An eight-month project in Bristol to improve service for people with long-term conditions by using supported self-care involving technology was able to show a reduction in the use of healthcare services, an increase patients’ activation levels and lower patient blood pressure and HbA1c levels. This article outlines the project’s remit, content and outcomes. It includes reflections from the clinical lead, who also staffed the supported self-care hub, which was central to the model. Patients and clinicians were strongly satisfied with the project. Clinicians concluded that it helped with their consultations, while patients felt reassured, supported and better able to manage their own health.
The number of patients in this study is insufficient for the results to be statistically significant, but they do resonate with results elsewhere such as Hull and Liverpool on a larger scale. There is work under way looking at how to roll out the model across Bristol.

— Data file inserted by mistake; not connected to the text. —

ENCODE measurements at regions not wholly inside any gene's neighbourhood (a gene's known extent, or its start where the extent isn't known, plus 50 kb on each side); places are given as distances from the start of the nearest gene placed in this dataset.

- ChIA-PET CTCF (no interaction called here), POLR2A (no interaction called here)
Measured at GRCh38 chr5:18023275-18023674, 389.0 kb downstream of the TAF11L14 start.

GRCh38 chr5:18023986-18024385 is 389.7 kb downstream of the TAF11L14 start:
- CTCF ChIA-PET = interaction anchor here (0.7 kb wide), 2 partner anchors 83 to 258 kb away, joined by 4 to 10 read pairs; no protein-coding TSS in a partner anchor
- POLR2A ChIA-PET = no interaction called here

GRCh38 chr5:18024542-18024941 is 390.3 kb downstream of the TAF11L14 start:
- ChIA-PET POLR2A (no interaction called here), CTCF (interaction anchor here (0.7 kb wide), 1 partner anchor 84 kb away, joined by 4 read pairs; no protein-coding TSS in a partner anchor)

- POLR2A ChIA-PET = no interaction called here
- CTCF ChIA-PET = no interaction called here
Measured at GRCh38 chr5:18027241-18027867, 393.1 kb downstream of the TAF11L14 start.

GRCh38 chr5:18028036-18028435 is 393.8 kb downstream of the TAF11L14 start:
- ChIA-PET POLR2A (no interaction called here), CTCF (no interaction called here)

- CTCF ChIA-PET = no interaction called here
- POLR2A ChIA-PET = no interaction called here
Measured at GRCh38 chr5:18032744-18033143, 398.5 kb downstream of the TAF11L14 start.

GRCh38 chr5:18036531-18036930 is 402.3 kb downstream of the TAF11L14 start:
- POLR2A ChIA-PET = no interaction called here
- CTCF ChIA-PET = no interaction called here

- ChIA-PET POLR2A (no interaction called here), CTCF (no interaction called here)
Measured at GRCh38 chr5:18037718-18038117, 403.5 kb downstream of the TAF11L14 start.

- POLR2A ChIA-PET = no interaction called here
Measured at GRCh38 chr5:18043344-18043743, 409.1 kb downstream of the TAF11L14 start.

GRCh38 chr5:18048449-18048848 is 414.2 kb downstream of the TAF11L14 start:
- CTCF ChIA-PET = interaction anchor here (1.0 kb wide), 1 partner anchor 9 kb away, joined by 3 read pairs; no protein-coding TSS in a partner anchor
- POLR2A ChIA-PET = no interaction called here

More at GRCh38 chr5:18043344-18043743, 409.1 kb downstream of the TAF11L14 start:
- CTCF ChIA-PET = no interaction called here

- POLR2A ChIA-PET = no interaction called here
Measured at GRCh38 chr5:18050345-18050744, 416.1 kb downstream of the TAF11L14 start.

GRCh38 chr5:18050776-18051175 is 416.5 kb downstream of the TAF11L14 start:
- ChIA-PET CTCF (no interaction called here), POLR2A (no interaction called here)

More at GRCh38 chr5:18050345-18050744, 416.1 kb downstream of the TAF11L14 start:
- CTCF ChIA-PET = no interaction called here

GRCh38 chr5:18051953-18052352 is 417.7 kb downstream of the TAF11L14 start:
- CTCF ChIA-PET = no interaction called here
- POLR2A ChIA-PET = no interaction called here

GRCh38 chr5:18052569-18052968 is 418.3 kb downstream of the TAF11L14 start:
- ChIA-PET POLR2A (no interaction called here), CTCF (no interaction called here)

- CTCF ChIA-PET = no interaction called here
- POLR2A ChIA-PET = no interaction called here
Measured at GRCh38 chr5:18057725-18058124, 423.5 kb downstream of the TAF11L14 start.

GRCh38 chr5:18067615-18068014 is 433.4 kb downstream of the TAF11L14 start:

Primary Health Care. 27, 1, 20-25. doi: 10.7748/phc.2017.e1147Correspondence
This article has been subject to external double-blind review and checked for plagiarism using automated softwareConflict of interest
Received: 03 April 2016
Accepted: 05 July 2016
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